The attempted forced marriage of a Spanish minor highlights the damaging effects of the practice.
By Carolina McCabe
Rabat – In Alicante, Spain, the Guardia Civil prevented the forced marriage of a 17-year-old girl to a 37-year-old man from Morocco.
The Guardia Civil detained the girl’s father and brother, who worked together to orchestrate the forced marriage. According to the Spanish Ministry of the Interior, a source alerted authorities about the situation soon before the minor was sent to Morocco. While the minor was born and raised in Spain, her family is Moroccan.
When authorities met with the minor, they learned the girl’s family had prohibited her from leaving the home freely or attending school. She also revealed to the police that her family abused and mistreated her throughout her adolescence.
In March, after her family had announced that she would be married to a man from a small town in Morocco, the teen attempted to commit suicide. After the suicide attempt, the family brought her to meet her future husband in Morocco and then returned to Spain, according to El Pais.
Spanish authorities arrested the minor’s 29-year-old brother on charges of domestic abuse and coercion. The minor has been provided protection at a youth shelter in Spain and hopes to continue her studies.
In August of 2018, a similar case unfolded when a 16-year-old from Malaga, Spain, reported to police that she was being forced into a marriage with a 28-year-old Moroccan man whom she had never met. The mother was detained and the minor transitioned to a youth shelter.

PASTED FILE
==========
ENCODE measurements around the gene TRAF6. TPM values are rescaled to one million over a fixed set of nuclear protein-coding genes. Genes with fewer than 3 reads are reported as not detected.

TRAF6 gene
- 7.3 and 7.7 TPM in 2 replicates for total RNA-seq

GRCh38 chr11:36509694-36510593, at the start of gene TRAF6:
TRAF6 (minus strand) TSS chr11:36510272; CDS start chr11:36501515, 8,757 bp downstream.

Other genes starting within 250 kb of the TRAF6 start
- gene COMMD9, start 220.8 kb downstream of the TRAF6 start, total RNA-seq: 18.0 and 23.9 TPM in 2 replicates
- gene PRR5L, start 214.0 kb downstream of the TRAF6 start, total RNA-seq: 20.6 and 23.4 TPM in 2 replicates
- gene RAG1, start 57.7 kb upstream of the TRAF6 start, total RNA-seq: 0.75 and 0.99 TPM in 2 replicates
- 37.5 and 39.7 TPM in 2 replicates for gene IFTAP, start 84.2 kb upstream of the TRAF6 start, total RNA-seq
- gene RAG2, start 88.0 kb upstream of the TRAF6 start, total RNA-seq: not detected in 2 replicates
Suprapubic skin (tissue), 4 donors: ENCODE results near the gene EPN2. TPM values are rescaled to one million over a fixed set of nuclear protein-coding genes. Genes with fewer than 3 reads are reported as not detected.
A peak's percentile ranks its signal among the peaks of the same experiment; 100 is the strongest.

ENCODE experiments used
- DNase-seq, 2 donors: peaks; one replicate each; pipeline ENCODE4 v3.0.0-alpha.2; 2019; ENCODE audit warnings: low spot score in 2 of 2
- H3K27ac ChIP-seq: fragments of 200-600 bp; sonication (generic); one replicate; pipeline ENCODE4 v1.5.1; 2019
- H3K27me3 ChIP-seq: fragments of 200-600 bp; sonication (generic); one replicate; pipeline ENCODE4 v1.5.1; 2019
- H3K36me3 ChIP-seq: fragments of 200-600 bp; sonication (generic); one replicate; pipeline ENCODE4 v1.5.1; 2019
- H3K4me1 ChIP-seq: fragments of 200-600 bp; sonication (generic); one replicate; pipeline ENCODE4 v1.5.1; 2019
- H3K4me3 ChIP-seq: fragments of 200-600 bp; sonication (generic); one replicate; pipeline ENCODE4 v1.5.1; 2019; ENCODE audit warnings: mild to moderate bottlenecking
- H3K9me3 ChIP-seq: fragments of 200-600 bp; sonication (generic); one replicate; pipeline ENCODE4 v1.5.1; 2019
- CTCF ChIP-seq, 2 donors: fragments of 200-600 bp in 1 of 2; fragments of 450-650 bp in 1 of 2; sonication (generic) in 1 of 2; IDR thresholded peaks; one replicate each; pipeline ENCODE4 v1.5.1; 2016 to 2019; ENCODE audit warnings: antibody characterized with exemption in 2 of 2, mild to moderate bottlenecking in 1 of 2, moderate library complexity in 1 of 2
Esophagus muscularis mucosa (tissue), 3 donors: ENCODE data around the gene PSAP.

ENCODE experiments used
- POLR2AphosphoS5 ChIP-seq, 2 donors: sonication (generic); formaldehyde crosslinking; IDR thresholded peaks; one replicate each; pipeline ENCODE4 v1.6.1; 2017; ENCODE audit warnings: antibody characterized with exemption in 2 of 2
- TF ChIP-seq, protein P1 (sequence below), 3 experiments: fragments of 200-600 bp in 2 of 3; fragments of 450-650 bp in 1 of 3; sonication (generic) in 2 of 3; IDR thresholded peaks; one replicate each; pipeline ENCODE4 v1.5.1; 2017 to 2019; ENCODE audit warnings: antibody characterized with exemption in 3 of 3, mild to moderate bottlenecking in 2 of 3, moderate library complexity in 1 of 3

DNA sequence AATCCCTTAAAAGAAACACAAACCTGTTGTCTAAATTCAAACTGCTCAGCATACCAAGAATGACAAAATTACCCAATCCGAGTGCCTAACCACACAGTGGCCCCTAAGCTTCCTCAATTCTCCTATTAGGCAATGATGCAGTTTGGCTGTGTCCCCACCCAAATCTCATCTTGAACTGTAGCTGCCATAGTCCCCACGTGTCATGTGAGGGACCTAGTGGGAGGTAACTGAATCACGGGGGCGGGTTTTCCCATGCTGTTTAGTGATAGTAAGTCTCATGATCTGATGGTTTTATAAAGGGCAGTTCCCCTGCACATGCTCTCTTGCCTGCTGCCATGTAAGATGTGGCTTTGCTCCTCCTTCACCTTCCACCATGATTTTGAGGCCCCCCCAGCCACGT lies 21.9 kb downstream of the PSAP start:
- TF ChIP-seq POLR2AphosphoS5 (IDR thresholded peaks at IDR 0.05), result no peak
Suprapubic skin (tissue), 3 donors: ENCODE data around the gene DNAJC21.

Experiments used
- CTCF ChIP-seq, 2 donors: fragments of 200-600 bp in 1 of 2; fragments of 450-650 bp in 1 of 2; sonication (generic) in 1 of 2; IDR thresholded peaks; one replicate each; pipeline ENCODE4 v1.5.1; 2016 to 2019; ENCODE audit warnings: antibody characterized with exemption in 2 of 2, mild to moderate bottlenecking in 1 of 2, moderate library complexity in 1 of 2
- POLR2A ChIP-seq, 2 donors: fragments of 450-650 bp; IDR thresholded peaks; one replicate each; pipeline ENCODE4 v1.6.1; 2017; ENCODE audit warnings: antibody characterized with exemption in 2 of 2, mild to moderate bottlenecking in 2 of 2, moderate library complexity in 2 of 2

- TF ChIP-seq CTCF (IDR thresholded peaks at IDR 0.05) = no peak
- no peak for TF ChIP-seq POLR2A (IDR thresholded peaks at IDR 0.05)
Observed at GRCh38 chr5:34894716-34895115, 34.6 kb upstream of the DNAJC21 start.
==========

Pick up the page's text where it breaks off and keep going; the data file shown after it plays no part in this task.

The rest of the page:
The international campaign “16 Days of Activism Against Gender-Based Violence” is commemorated annually beginning on the International Day for the Elimination of Violence Against Women on November 25 until Human Rights Day on December 10. Around Morocco, women are sharing their stories and engaging in discussions to bring awareness to the gender-based discrimination and abuse they face.
According to UNICEF, 15 million girls worldwide are forced into child marriages every year. Around the world, one in five girls are married before the age of 18, while in Africa, the rate is one in three. The practice of child marriage is rooted in economic motives, cultural beliefs and inequality between sexes.
In Morocco, around 16 percent of girls are married before the age of 18, estimates UNICEF. According to the advocacy group Girls Not Brides, child marriage is often seen in Morocco as a form of economic security, especially in rural areas. A lack of educational resources and economic opportunities for young girls is one source of the problem.
Morocco implemented Law 103-13 in September of 2018, criminalizing violence against women and restricting forced marriage. However, the law was criticized for its inability to clearly define forced marriage and for creating loopholes that would allow for child marriage.